So… are you convinced by Rosemblum’s argument about the death of the traditional TV news package?


The Insider: Interview with the Editor of Telegraph TV

The Telegraph Media Group have invested heavily in improving their multimedia offering to enhance a story for the digital age. We talk to Sumant Bhatia, editor of Telegraph TV, who tells iVideocracy what video does to the Daily Telegraph offering as a whole, why traditional TV packages are dead, and how Telegraph journalists managed to bag the David Cameron egg-throwing exclusive.

Do you agree with Bhatia? Let us know what you think.

Words, interview and edit – HL
Additional Footage – JB

Video Journalism: Old VS New – Alain Robert, Spiderman

Alain Robert, also known as Spiderman, has climbed more than 70 skyscrapers, including the Empire State Building and the Cheung Chong Building in Hong Kong. Yesterday he scaled Burj Khalifa building in Dubai, which is 2717 ft tall.

Robert always creates big news stories with his projects. Video is often used in these news stories to show viewers and readers the exact nature of his endeavour. The video embedded below shows a traditional TV news package dealing with the story. Many video journalists iVideocracy has spoken to are sceptical about the advantages of this traditional package, because it often forces voice-overs to state the obvious over video footage. Here, Alain Robert is seen climbing the Burj Khalifa while sporting bright orange trousers. Over this footage, the voice-over observes, “Robert, sporting a pair of brightly-coloured orange trousers, started his…climb.” Yeah, thanks.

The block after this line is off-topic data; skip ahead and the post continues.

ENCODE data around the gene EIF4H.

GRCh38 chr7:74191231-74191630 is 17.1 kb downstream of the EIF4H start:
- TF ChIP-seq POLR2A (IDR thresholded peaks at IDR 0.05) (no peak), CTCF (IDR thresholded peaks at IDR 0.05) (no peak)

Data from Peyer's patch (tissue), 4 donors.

Perhaps, though, with social media and the internet, there is no need for a succinct and completed package that compresses the story into a few minutes’ worth of material. You might well watch this footage on your iPhone on the way home from work, after reading about it on Twitter. The days of receiving all your news in one go in front of the 6 o’clock news are arguably over.

Here is an  example of the story being told without intrusive voice-over or narration. This video deals with the subject in a straightforward manner, and coupled with the story accompanying it here, is sufficient to allow the reader to observe Robert’s actions for themselves. Because it is assumed viewers can find out about the story elsewhere on the internet, there is no need for one outlet to try and create a single package that defines it.


Inside Ethics: Sally Webb on honesty in filming

Sally Webb is an acclaimed BBC journalist. In this very interesting and important documentary,